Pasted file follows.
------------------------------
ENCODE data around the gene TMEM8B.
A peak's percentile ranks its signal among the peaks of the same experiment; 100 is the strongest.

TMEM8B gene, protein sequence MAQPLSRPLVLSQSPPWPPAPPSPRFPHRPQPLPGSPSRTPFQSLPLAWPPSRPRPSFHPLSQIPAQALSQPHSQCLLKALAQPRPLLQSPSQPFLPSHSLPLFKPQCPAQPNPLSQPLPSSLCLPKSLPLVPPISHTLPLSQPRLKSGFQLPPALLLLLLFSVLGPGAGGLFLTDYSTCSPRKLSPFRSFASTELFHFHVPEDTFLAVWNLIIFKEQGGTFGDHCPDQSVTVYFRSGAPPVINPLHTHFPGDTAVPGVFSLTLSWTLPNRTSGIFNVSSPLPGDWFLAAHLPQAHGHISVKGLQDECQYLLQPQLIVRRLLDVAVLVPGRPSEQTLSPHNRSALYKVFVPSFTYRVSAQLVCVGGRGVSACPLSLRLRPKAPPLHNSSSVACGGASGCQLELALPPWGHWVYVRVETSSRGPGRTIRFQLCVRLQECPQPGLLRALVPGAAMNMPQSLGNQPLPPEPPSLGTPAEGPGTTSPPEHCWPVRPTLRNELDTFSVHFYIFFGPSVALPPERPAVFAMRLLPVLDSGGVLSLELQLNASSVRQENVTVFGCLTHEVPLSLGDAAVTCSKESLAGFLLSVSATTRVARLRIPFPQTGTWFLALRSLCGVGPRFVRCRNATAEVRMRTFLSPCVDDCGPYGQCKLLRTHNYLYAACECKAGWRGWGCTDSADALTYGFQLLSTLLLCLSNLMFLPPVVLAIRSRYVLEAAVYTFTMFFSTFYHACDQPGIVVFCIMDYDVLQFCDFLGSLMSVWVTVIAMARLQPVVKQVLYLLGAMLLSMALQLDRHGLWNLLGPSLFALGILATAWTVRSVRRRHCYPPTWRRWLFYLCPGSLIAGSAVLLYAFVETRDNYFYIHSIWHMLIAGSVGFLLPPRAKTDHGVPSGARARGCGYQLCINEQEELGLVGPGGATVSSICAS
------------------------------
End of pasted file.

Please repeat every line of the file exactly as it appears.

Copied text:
ENCODE data around the gene TMEM8B.
A peak's percentile ranks its signal among the peaks of the same experiment; 100 is the strongest.

TMEM8B gene, protein sequence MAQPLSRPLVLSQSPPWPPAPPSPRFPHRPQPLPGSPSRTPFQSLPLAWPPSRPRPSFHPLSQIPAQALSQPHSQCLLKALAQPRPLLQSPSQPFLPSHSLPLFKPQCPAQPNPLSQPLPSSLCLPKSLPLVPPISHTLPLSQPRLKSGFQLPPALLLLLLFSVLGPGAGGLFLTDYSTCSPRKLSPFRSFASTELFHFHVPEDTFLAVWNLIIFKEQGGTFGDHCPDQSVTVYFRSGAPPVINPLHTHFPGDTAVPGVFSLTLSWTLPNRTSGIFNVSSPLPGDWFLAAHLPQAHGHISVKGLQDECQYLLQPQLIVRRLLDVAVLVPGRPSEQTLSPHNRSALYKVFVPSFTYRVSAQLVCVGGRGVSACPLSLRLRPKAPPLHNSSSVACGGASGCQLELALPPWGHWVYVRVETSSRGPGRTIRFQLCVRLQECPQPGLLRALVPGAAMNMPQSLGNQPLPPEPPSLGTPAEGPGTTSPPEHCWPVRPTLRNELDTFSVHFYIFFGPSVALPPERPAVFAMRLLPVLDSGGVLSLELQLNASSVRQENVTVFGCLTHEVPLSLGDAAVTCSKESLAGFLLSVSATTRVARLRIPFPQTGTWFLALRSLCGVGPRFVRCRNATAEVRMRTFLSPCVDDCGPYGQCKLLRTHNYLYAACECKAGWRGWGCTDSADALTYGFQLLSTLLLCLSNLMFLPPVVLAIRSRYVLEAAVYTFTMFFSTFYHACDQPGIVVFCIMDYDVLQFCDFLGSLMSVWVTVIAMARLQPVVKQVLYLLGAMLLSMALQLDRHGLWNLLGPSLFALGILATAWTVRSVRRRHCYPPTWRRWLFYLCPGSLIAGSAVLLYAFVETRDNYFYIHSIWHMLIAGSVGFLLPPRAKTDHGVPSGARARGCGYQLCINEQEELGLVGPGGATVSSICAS